My respect for Heinberg started to decrease at that point and now after reading the transcript of the interview he did with Chris Martinson at Peak Prosperity it continues to slide downwards the other side of the curve.

    The talk focused on the points Heinberg made in the First edition of The Party’s Over having held up over time. It doesn’t matter that the author was on the mark for points that are still not being discussed widely and are now history not prophecies.

    This interview was an opportunity to move away from the issue of energy as the central theme we are facing to one of rapid runaway climate chaos. Sadly little mention was made of Climate. It almost seems like a conspiracy (but I believe it’s not) on the part of these “leaders” of the movement who seem comfortable with the topics of Economic Collapse and Energy, yet are unable or unwilling to incorporate Climate Change into the discussion.

    I site Nicole Foss as well as others who believe Climate Change is too ethereal an issue for people to grasp. I think that understanding Energy and Economic issues is just as difficult for most people.

  • As Eddie mentioned, that No-Frills Dome probably wasn’t the best example to drop on here.

    You don’t really need the A/C units, there are other means for doing passive cooling via the thermal mass of the concrete itself. In any event, it’s definitely the better choice for a dwelling these days if you live in Tornado Alley. This one stood up to a Direct Hit from an F4/possibly F5.


    Still in Kansas, not in Oz! LOL.

    They can also be used as Grow Domes:

    “Grow Domes or Grow Buildings are structures that provide an artificial growing environment that can grow fresh produce anywhere, regardless of the weather or time of day. They are a big part of the remedy for global hunger and poverty.

    Monolithic Domes make the world’s best Grow Domes. We must have them to allow us to grow the food we need in the years ahead.

    The January 2011 National Geographic tells us that our planet’s population will reach 7 billion this year and 9 billion by 2045 or in just 35 years. Consequently, our world must increase food production by 70%. But to complicate matters, we will have less land and less water available, since both land and water will be taken by the increased population. It takes no serious contemplation to realize we will have to build new ways of growing huge amounts of food.

    To grow food we need water, nutrients, proper light, agreeable climate and proper land or space. That’s the necessary environment. Monolithic Grow Domes provide that environment, and they do it more efficiently and economically than any other type of structure.

    They can be located from the arctic to the equator and equipped with computerized programs for temperature control and LED lighting that can actually trick a vegetable or a fruit into growing faster. With this modern low-cost lighting, plants can be grown anytime, anywhere.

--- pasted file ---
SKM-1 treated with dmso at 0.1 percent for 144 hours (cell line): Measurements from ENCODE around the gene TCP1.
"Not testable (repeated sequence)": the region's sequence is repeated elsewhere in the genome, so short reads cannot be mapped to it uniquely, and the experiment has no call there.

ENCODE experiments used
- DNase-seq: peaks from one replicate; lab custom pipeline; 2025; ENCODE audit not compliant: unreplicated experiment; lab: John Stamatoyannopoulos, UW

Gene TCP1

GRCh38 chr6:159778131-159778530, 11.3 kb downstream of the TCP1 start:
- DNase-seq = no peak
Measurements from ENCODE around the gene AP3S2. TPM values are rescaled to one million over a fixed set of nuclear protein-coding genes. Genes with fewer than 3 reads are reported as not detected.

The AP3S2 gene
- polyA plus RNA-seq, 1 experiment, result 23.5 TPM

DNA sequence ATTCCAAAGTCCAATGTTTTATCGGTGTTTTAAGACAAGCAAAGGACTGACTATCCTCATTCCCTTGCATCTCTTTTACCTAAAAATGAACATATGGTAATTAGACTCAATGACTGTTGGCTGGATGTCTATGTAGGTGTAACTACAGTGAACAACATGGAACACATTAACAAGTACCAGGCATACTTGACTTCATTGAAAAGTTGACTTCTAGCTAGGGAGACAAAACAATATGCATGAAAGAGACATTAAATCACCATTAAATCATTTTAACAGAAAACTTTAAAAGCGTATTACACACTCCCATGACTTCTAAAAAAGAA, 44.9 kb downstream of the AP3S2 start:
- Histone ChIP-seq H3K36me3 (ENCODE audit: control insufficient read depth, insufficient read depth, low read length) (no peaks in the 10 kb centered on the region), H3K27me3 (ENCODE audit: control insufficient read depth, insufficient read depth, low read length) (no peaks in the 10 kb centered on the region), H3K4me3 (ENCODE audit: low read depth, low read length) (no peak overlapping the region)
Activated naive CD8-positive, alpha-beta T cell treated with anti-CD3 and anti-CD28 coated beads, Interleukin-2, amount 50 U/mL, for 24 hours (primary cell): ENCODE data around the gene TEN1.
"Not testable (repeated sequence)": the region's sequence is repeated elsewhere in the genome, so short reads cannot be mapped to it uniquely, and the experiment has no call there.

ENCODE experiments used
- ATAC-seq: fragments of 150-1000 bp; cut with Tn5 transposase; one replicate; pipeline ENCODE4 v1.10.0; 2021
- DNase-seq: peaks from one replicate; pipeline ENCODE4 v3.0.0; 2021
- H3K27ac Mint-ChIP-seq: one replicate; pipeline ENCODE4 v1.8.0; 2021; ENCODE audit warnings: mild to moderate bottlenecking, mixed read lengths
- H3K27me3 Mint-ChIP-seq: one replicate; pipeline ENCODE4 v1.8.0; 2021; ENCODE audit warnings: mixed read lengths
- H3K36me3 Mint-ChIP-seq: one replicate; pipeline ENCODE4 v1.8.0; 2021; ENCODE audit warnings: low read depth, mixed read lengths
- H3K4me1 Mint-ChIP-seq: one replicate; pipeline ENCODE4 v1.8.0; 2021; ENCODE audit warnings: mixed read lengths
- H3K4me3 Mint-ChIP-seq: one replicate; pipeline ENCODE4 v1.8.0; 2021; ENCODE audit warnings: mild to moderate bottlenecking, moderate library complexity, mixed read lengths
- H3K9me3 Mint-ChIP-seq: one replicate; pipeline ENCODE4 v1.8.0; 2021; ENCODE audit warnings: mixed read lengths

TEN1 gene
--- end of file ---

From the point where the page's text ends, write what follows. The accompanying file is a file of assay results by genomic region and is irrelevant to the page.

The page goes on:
Monolithic Grow Domes are virtually air tight. This allows CO2 content and oxygen content to be properly maintained.

    Plants grown in a field will often produce 2.5 pounds per square foot per year. In a Monolithic Grow Dome those same plants will produce 200 to 300 pounds per square foot per year. And they will do that with 10% less water and nutrients.

    They are protected from inclement weather and, with care, from insects, molds and germs. Harvest can be done without the vicissitudes of weather.

    The Monolithic Grow Dome is a natural. It is super energy efficient – many times more efficient than any other structure. Power to maintain growing temperatures will be 50% to 90% less than that required in conventional buildings.

    A Monolithic Grow Dome is as close to permanent as a building can be; with minimum maintenance it will remain undamaged by water and chemicals and will last for centuries.

    Monolithic Constructors, Inc. will help any organization achieve the growing needed. We are also producing the Monolithic Grow Cabin for individual use.”


  • @ Sabine

    ..the world’s problems are not the Americans’ fault but really the Enlightenment’s which hung on to the Christian idea of man made in the image of the Hebrew God. This was, I think, a natural evolution of ideas in our long history of patriarchal domination.

    ‘WE’ were so special, even just a few years ago, ‘Man, the Tool Maker’. Hahahaha.

    And then they found the Chimpanzees making tools, and then the Crows, fish, and always the list grows longer, and ‘Man’ has to find another self-aggrandizing myth to cling to…

    So, it’s ‘We are the ones who have language’… but then so do the parrots and the ravens and bees and many others, now it turns out even the BACTERIA !